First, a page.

KATMANDU, Nepal (AP) — A plane carrying tourists to view Mount Everest crashed while attempting to land in Nepal on Sunday, killing all 19 people on board, including 13 foreigners, officials said.
Ten Indians, two Americans and one Japanese were among the victims, Tourism Secretary Ganeshraj Joshi said.
The turboprop plane belonging to Buddha Air also was carrying three Nepalese passengers and three crew members when it crashed in Bisankunarayan village, just a few miles south of the capital, Katmandu.
A witness, Haribol Poudel, told Avenues Television that the plane hit the roof of a house in the village and broke into several pieces. No casualties were reported on the ground.
Mr. Poudel said it was foggy and visibility was very low in the mountainous area.
Rewant Kuwar, an official at Katmandu’s international airport rescue office, said 18 bodies were pulled out of the plane’s wreckage, and another victim died after being rushed to a hospital.
The two Americans were identified as Andrew Wade and Natalie Neilan, while the Japanese citizen was Toshinori Uejima. Their hometowns and other details were not immediately known.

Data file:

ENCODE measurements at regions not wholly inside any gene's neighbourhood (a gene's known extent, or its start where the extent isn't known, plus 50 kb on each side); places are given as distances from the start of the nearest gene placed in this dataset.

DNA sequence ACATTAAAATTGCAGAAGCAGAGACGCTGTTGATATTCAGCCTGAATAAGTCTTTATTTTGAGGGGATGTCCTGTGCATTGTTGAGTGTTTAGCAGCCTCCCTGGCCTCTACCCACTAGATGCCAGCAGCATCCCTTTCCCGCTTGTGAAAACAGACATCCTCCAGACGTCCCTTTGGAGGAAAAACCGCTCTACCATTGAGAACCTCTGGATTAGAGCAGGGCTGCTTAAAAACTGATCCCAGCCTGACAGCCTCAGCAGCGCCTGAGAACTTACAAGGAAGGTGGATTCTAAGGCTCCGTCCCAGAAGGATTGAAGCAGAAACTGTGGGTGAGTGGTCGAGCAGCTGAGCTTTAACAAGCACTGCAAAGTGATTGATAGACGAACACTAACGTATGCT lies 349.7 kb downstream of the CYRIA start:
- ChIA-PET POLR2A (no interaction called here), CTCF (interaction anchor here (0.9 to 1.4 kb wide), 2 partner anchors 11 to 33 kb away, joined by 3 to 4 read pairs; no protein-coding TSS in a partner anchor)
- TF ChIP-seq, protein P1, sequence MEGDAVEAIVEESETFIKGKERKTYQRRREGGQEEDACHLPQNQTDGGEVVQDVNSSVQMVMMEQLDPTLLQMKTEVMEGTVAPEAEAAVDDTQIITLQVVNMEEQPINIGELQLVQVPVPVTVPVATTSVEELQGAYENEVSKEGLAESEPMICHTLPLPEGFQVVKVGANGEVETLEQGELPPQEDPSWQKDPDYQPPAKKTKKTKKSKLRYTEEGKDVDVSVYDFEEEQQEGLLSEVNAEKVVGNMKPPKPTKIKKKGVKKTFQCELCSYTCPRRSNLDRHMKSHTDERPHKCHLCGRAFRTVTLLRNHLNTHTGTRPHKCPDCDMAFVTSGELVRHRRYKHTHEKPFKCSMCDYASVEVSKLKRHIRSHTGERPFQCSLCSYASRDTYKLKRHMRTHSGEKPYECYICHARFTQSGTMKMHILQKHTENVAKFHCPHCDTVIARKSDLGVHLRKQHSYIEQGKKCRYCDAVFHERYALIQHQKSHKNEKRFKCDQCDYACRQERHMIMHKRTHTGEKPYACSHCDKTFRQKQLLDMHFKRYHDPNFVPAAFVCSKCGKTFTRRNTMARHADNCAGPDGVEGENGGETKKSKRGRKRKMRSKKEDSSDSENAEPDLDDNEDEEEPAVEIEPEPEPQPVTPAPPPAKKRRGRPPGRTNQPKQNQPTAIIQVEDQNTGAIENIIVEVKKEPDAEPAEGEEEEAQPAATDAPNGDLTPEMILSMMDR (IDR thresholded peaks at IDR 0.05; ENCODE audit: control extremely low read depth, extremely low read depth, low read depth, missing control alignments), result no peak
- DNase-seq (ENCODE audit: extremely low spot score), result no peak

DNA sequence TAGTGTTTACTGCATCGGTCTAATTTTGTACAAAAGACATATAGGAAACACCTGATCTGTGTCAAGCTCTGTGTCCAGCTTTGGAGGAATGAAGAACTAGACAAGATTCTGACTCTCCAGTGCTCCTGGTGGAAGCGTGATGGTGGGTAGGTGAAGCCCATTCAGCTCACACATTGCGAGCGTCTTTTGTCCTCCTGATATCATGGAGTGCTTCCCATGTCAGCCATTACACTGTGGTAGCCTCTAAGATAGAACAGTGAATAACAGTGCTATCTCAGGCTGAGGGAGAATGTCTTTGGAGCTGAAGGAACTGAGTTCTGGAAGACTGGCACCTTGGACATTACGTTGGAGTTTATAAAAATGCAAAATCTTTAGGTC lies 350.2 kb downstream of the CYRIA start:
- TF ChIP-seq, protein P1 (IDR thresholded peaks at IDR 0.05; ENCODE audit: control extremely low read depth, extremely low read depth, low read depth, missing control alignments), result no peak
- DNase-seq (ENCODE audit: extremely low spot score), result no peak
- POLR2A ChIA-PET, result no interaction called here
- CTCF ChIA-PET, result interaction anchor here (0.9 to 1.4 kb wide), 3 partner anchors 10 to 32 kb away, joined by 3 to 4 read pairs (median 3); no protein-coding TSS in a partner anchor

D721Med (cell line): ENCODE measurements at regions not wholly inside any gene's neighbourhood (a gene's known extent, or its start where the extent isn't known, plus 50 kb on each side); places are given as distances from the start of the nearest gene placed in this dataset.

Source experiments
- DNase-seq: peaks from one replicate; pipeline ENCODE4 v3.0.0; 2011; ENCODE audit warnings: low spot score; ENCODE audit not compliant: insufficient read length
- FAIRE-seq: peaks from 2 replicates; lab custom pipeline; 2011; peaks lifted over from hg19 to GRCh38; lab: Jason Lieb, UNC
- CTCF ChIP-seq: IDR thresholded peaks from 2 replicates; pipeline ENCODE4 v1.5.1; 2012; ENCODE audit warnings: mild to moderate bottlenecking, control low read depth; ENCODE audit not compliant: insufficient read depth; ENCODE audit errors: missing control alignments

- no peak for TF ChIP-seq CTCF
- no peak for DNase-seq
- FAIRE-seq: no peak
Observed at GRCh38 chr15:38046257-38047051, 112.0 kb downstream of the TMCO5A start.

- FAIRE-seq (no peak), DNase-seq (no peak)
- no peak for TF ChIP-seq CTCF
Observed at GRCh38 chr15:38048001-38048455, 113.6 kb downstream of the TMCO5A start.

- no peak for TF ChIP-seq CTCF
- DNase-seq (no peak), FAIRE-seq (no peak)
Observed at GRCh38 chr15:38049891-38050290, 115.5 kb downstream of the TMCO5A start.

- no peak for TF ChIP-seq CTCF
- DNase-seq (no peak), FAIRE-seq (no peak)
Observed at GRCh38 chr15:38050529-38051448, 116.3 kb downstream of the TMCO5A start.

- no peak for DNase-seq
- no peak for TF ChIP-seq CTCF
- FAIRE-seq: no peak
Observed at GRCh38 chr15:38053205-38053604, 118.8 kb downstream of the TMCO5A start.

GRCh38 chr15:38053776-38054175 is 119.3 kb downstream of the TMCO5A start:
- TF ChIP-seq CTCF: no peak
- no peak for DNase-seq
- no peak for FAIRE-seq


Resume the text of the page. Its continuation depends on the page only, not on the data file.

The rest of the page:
The Beechcraft 1900D plane — manufactured by Raytheon Aircraft, now known as Hawker Beechcraft — had taken the passengers to view Mount Everest and other peaks on a one-hour “mountain flight” and was returning to Katmandu.
The government ordered an investigation into the crash.
The weather on Sunday morning was foggy, and the visibility was poor around Katmandu, according to meteorologist Rajendra Shrestha. The surrounding mountains were enveloped in fog, and it was raining at the time of the crash.
The bodies were flown by army helicopter to the Katmandu airport and transported to the Tribhuwan University Teaching Hospital for post-mortems.
Relatives of the Nepalese victims waited outside the hospital to claim the bodies but were told by police that they would only be able to do so on Monday. Most Nepalese believe that people have to be cremated within a day of their deaths.
Officials from the Indian and U.S. embassies visited the hospital but did not speak to media.